But as the title of this column makes explicit, Mare Sheehan is the soul of this miniseries. It’s almost as if all mysteries operate as an “excuse” to build this fascinating character, as boring as it is tragic. Mare seems to carry the world on her back: she is a kind of heroine in the city, both for her past (when she was a star on the basketball team) and for her role in the present, in the role of general protector, through her role in the police . Everyone seems to depend on her – which, in turn, is not willing to depend on anyone.

Mare, in fact, is a hardened character, who gradually reveals his own private hell. Separated, she lives in the same yard as her ex-husband, whom she sees every day in an ever closer relationship with his girlfriend, who is about to become a wife. Deeply human, the policewoman almost never manages to be a pleasant person – at the same time that she is tied to her obligations to others without slack, like a pillar (in this sense, there is a coincidence with another character in a recent miniseries: Mare is somewhat reminiscent of protagonist of Olive Kitteridge, also from HBO, who suffers from depression while supporting his family’s needs).

Little by little, we discover that part of the thriving anguish in Mare Sheehan is due to tragedy: her son, with whom she had a bad relationship, committed suicide recently. There is a lot to be resolved (and is there how?) in this guilt-ridden and angry mother, whose buried feelings end up impacting almost everyone around her.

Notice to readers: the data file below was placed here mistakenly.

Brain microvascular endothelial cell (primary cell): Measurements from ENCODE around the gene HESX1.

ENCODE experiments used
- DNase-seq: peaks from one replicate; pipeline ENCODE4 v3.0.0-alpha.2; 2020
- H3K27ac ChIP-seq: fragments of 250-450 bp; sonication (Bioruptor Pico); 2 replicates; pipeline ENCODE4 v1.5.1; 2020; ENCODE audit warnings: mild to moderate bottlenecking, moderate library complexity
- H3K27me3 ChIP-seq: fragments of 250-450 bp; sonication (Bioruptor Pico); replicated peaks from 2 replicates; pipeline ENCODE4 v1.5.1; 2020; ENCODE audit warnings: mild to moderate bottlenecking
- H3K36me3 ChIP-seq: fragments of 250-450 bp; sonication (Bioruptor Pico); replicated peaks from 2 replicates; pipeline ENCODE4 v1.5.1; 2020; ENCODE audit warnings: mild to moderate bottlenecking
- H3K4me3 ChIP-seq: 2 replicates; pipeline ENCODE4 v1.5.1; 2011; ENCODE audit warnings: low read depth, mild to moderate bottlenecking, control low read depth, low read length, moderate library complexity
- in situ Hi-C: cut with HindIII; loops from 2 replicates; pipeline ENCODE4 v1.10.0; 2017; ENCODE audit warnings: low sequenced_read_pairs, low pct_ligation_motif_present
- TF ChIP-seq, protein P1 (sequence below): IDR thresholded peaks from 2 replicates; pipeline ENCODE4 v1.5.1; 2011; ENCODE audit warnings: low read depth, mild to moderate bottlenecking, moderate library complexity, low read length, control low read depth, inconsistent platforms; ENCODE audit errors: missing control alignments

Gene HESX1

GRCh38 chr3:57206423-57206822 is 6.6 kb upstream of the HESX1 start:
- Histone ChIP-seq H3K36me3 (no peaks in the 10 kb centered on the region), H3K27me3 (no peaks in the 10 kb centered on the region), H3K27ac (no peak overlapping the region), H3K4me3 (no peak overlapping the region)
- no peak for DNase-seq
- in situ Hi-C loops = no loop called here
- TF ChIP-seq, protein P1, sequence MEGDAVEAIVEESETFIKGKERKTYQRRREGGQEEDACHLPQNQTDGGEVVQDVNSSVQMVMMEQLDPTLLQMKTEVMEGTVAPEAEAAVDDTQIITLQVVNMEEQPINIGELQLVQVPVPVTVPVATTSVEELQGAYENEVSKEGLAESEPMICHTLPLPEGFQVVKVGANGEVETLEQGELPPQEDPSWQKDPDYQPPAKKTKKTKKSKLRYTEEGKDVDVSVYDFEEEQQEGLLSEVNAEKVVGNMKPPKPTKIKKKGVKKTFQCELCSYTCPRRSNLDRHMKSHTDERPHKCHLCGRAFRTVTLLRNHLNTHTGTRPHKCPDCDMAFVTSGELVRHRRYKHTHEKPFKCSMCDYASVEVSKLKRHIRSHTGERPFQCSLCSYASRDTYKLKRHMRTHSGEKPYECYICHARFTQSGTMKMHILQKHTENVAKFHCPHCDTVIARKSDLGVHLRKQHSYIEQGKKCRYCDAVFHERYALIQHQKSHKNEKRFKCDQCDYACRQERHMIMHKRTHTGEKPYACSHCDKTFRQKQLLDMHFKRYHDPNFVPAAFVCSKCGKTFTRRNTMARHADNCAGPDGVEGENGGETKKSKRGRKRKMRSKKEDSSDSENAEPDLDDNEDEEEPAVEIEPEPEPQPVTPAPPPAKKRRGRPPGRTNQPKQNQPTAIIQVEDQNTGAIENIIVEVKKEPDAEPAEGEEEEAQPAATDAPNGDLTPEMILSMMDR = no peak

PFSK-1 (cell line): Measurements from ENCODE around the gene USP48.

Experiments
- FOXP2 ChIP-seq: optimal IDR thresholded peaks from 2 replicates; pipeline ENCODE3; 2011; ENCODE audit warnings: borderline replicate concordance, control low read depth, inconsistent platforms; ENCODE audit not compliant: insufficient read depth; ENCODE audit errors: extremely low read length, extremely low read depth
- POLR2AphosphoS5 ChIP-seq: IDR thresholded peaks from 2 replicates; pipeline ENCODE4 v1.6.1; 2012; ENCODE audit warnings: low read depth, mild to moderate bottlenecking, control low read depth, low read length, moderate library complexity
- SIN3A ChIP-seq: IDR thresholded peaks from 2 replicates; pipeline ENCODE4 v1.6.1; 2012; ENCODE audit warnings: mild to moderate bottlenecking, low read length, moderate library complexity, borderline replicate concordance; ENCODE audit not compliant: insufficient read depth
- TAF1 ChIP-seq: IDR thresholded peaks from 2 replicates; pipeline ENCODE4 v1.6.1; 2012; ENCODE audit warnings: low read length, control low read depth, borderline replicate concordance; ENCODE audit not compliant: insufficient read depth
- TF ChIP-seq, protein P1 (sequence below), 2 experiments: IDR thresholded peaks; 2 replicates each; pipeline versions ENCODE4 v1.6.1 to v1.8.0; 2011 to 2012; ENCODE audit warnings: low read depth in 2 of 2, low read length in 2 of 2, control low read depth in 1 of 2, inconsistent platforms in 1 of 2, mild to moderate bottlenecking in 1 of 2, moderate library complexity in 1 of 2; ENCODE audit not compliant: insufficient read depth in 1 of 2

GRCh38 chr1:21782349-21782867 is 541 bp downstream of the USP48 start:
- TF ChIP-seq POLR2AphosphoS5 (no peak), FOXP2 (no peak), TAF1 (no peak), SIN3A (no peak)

Kate Winslet’s work is exquisite, and confirms her as one of the greatest actresses of her generation. Kate, as usual, strips herself of the vanity expected of movie stars and builds a human and flawed Mare, with little makeup (I wouldn’t say she was “ugly”, as I read in some reviews). It has a beautiful bodywork that also reminds Frances McDormand (from Olive Kitteridge and of Nomadland, winner of Best Picture and Best Actress at the Oscar 2020). Mare is not very pleasant, but it is impossible not to root for her throughout the miniseries.

It is also worth noting that the work has as its trump card the constitution of a well-honed cast, which was recognized by the main awards in the area. Mare’s mother is played by veteran Jean Smart (who was simultaneously nominated for an Emmy for Mare of Easttown and for the great Hacks). In addition, the series snapped up another acting award for Julianne Nicholson, who plays Mare’s best friend, and a nomination for Evan Peters (famous for American Horror Story), who acts as a detective called in to help resolve cases.

Surprising even for those who are used to the police genre, Mare of Easttown does justice to the awards received, and shows that the miniseries format (with stories that are resolved in just one season) could perhaps be further explored by the streaming giants.